The Fine Gael document ‘Rebuilding Ireland a NewEra for the Irish Economy’ was published on 26 March but has received comparatively little attention in the media as commentators focus, narrowly, on the string of bad news and impending budget adjustments. Like the curate’s egg, the Fine Gael document has many ‘excellent parts’. It also contains a few suggestions that raise serious issues and concerns.
The proposals by Fine Gael have considerable merit and are worth considering not only in the medium-term but immediately given the need to rebuild the economy and start generating new employment this year;
The document is well grounded empirically without being overly technical and the case for a targeted domestic stimulus is well made – countering the pessimism of many commentators with regard to the efficacy of a domestic stimulus in general in Ireland; however:
The main drawbacks relate to the narrow focus on just two sectors as well as the propensity to follow its sister party in the UK in regard to privitisation.
Read on ………
On a first read the document strikes the reader as being:
State activist in the role it assigns to a new public body ‘The New Economy and Recovery Authority’ (NewEra) along with no less than six other proposed semi-state companies – Smart Grid (following re-structuring of ESB), Broadband 21, BioEnergy Ireland, Renewable Energy Ireland, Irish Water; Greener Home Bank (involving a ‘significant Government recapitalisation of EBS - Education Building Society - to convert it into a state-supported mutual bank, with a particular focus on mortgage lending and home environmental improvements’).
Green in the weight it gives to environment-friendly initiatives (stating that ‘the winners of global competition will be those countries that move quickly to low carbon and resource efficient economies’)
One detects a green-blue-red alliance in the making? However, the devil is in some of the details. It should be noted that:
NewEra would be a State Holding Company comprising existing companies such as Bord Gáis and ESB along with others and would, ‘over time’ sell ‘existing and new state assets no longer considered strategic to the goals of the NewEra initiative (starting with Bord Gáis and ESB International)’ – in other words, NewEra along with other holding companies would be vehicles for gradual privitisation of existing (or newly created) state assets;
The Board and CEO of the proposed Authority would be political appointments (refer to page 7 where the ‘Taoiseach of the day’ would appoint these);
The Fine Gael proposals focus on two key sectors: energy/environment and broadband. Areas not addressed include capital spending on schools (e.g. cited in the Sinn Féin document), early childhood education and care, social housing and infrastructural provision for primary healthcare.
One of the key goals set by Fine Gael is to break the link between fossil fuels and car use by setting a target of 50% by 2025 and 100% electric cars by 2030 (p13). By contrast, Fine Gael say that the current Government target is to reach 10% electrically powered vehicles by 2020. It also places a big emphasis on Ireland becoming a world leader in ocean energy technology – both in terms of generating power as well as selling it on international markets.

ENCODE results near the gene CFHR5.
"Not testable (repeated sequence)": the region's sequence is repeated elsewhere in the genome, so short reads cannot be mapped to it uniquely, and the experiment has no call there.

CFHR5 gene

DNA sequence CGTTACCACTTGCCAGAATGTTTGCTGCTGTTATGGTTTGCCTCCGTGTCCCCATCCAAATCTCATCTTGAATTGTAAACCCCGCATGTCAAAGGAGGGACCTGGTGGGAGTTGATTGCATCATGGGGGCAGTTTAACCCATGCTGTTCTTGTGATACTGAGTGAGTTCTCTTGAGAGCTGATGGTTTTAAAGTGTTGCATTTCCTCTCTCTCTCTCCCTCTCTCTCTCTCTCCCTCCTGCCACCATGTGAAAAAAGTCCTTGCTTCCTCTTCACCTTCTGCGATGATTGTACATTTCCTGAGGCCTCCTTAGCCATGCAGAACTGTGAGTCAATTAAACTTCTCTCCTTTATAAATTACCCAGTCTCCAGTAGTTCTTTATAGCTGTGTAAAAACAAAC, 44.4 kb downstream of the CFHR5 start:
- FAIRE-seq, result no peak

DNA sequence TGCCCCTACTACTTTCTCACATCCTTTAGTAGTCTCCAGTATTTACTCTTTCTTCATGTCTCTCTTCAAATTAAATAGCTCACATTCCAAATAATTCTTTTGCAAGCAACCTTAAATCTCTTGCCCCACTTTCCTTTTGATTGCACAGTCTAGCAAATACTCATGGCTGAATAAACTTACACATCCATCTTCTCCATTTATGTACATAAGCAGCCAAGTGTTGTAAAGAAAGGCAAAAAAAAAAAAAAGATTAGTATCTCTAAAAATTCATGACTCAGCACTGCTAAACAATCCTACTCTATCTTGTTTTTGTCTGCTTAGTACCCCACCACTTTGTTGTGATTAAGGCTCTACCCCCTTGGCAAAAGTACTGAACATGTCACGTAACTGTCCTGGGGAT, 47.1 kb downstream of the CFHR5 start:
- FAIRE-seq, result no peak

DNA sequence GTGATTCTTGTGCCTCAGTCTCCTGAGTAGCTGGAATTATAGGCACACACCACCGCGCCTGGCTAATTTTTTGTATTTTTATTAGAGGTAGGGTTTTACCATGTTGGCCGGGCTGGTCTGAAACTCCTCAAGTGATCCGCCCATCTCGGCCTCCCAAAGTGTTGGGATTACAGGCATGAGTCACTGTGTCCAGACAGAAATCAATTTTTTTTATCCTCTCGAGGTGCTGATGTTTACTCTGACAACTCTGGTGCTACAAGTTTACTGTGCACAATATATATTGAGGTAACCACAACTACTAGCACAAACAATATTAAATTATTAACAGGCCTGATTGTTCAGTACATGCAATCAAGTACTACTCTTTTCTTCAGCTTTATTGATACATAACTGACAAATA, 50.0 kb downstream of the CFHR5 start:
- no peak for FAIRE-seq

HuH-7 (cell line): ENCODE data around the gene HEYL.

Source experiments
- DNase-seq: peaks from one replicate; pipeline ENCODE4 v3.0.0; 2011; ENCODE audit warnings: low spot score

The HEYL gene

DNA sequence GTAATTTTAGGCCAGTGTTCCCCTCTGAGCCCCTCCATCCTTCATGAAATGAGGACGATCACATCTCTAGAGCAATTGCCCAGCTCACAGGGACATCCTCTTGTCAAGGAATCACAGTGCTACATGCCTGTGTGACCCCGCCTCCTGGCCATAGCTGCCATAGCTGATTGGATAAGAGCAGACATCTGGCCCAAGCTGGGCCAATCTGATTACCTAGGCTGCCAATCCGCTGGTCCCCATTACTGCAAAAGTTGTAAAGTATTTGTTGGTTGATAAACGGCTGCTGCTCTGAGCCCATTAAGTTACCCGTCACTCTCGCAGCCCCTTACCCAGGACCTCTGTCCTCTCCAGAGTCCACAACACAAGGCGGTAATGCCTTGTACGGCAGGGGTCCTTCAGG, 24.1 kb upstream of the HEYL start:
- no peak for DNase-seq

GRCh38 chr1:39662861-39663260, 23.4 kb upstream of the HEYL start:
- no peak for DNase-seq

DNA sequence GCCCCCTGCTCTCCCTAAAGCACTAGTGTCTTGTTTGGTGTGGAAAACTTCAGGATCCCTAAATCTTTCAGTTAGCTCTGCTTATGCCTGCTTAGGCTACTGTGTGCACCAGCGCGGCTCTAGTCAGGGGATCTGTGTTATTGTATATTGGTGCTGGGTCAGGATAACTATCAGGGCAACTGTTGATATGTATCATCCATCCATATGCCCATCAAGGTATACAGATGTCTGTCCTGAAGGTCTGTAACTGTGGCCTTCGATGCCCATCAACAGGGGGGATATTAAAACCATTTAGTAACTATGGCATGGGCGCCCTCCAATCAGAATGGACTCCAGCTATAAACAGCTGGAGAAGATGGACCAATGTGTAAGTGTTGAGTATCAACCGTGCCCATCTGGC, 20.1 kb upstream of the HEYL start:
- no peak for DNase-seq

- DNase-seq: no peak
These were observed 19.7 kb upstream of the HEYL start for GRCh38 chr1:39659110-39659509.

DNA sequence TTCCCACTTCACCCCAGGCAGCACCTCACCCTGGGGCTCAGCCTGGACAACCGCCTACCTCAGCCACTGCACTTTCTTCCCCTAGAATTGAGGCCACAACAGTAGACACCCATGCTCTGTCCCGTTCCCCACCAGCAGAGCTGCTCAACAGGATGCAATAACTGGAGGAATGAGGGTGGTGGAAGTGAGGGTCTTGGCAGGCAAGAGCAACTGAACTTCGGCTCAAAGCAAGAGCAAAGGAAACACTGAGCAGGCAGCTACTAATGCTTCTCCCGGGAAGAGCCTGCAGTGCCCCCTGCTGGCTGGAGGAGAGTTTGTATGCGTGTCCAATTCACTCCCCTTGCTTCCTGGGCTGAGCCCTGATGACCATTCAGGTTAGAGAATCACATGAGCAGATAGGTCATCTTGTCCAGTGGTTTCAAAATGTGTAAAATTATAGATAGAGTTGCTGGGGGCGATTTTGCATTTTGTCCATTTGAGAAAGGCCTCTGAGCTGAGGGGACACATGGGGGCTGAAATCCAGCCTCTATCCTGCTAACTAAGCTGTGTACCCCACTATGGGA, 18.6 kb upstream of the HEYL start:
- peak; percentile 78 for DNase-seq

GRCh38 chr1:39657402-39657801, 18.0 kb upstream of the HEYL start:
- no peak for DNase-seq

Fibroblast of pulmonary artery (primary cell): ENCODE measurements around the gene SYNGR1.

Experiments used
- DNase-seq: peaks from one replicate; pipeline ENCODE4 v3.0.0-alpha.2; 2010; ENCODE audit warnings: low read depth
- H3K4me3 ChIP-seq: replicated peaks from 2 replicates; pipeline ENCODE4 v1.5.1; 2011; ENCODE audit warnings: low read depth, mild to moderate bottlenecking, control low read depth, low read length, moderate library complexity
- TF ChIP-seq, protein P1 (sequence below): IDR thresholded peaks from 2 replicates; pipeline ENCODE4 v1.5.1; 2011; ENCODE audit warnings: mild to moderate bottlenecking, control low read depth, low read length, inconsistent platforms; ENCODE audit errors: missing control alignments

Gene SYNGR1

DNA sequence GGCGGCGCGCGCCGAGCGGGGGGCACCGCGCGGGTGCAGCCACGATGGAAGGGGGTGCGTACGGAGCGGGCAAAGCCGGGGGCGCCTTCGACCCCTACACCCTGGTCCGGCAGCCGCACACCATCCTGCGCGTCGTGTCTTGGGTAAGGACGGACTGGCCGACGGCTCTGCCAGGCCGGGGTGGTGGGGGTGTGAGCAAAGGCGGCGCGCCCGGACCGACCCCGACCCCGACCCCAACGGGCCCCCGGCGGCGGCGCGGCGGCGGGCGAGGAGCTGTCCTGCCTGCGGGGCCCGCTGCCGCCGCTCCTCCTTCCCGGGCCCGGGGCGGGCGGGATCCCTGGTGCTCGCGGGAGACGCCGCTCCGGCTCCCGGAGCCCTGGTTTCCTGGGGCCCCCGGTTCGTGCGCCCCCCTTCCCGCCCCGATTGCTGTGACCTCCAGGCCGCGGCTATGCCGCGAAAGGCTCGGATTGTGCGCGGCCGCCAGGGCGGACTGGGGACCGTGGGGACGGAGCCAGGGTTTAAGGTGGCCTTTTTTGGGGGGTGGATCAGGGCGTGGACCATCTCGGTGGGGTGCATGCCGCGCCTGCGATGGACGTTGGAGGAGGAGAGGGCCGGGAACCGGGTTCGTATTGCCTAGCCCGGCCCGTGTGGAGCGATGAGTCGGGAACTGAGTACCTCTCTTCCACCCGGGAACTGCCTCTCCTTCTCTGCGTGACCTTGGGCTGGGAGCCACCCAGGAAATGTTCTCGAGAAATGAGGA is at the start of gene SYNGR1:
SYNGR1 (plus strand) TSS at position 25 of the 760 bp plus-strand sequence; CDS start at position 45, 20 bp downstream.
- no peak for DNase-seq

The failure of privitisation to deliver sufficiently on broadband in the case of Eircom is acknowledged by Fine Gael (p16):
‘…in countries like Ireland with low population densities, widespread roll-out of high-speed fibre networks is too expensive, and the pay-back period too long, to be quickly delivered by the private sector. Eircom has announced a scaling-back of its already limited investment plans, and all private telcos are struggling to raise capital for new investment. It is crucial that the State now take the lead in this area.’
The projected additional 100,000 jobs by 2013 are based on what are described as ‘conservative assumptions, drawn from empirical evidence of the economic impact of investment in construction and infrastructure’ (page 11). The document goes on to estimate the likely public spending (on social welfare) and borrowing reductions (arising from reduced current spending on welfare and reduced exchequer financing of infrastructure since funding of the various new initiatives would be ‘off the Government’s balance sheet. The projected reduction in Government borrowing would be as much as €4.1 billion by 2013 (but only €1.2 billion in 2010).
The multiplier effects are as large as 2.2 in the fourth year of the four-year projection. Two significant sources of empirical research are cited:
An IMF Staff Position Note – ‘Fiscal Policy for the Crisis’ December 2008; and
‘The Impact of Fiscal Shocks on the Irish Economy’ – Benetrix and Lane, Institute for International Integration Studies, February 2009.
The funding of the scheme would come through: loans from the European Investment Bank and financial markets (echoes of matching private equity for the banks’ Government recapitalisation scheme), the National Pension Reserve Found, NewEra bonds for the Irish public (echos of the ICTU proposed national recovery bond) and asset sales ‘in the medium-term’ beginning with ESB International and Bord Gáis (echos of New Labour and UK Conservatism).